(Another thing worth noting is legislation that includes the phrase “and for other purposes” in its description. That means the legislation allows or finances things legislators don’t want you to know about. When I see it I’m reminded of a notorious example uncovered by my friend Gerard Koeppel in his excellent “Water for Gotham,” in which he points out that legislation which gave companies approval to supply water to New York City included the magic “and for other purposes.” The companies had no intention of building water supply systems. They wanted to open banks, which was among the “other purposes.” It worked, and some famous banks still in existence got their start this way, while Manhattan continued to go without clean water.)
Sorry — well, sort of — for the digression. The 2005 act, which best I can tell had no effect on public safety one way or the other, resulted in analog television signals being turned off and digital television signals getting turned on that June day nearly 14 years ago. You may remember how free or very cheap converter boxes were being distributed at the time. Without one, your television set could no longer receive usable television signals.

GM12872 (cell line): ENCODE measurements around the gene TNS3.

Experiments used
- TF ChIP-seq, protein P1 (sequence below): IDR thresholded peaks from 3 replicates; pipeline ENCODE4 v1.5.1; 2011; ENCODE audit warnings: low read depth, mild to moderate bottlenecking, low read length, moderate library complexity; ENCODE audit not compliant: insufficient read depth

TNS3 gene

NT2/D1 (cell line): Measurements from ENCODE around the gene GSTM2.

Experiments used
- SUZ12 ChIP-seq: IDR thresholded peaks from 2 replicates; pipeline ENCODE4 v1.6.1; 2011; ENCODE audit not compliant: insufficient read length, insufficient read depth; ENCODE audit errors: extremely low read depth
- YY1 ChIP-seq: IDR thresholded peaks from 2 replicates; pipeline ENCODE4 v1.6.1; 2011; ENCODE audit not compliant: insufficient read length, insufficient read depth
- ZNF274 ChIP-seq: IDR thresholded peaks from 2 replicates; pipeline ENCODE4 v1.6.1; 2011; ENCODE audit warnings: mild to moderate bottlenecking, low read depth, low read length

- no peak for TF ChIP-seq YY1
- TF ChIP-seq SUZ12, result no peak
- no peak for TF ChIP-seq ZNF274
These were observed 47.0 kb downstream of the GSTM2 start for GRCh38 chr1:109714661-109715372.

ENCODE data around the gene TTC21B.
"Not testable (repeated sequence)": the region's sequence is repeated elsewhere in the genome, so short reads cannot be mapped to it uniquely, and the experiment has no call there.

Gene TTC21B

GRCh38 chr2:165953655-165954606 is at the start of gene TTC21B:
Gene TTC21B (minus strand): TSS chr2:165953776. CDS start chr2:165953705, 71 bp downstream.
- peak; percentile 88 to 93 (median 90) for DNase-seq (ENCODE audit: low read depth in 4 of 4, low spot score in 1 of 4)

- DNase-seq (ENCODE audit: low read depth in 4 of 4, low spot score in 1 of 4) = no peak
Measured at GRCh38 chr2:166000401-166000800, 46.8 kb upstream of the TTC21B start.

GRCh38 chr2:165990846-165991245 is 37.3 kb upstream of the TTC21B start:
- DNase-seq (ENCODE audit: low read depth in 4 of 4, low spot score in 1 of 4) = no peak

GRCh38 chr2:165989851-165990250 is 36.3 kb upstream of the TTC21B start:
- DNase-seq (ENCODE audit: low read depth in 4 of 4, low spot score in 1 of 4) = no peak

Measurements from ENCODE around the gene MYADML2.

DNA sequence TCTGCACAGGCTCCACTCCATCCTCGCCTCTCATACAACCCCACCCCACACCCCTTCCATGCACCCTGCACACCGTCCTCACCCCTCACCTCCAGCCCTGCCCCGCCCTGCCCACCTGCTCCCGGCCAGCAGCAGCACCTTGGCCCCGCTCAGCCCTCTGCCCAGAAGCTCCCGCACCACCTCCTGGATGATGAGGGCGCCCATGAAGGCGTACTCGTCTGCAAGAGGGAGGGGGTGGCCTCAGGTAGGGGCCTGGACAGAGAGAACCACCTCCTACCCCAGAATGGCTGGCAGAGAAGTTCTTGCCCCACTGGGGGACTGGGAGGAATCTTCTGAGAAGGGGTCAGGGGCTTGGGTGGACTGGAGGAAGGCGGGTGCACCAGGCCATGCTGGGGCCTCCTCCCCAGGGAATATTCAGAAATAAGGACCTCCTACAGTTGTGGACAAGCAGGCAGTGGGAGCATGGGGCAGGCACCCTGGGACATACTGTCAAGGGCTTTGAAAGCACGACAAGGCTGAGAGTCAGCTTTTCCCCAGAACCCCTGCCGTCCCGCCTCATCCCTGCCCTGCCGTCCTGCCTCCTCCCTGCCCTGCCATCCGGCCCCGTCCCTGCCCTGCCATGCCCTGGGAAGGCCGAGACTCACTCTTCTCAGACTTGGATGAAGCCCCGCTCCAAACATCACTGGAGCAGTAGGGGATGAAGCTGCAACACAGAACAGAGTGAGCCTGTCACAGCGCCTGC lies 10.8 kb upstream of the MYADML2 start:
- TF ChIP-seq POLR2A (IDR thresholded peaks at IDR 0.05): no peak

You may also remember how in the foggy not-so-distant past television signals would be received with varying degrees of clarity. A less-than-pristine signal was said to suffer from “snow,” because the picture looked a little as if it were snowing in the studio. After June 12, 2009 snow was a thing of the past. It was replaced with distant signals coming through in fits and starts, pixellated, in some cases so messed up that a screenshot could have been exhibited at the Museum of Modern Art (and probably praised). A signal that might once have appeared as little more than a ghost would now not show up at all.
While it was true that without a converter old televisions would no longer work and therefore the phrase “digital ready” as applied to televisions was legitimate, that phrase was nonsense applied in other ways, among them television antennae. A television signal is a television signal. It has no opinion about its content. You either receive it or you don’t. Yet the Chinese swindle machine predictably roared into action and soon you could buy “digital” antennae that resembled everything from fishing poles to the Wright Flyer. They were cheaply made and unreliable. (Now, the phony buzzword is “4k ready” — it matters with a television but not an antenna.)